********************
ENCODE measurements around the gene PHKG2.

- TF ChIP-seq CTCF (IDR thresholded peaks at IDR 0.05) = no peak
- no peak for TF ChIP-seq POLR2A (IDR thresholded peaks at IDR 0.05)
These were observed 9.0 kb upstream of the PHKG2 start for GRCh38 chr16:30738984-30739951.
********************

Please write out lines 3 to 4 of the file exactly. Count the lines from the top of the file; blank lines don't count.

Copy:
- no peak for TF ChIP-seq POLR2A (IDR thresholded peaks at IDR 0.05)
These were observed 9.0 kb upstream of the PHKG2 start for GRCh38 chr16:30738984-30739951.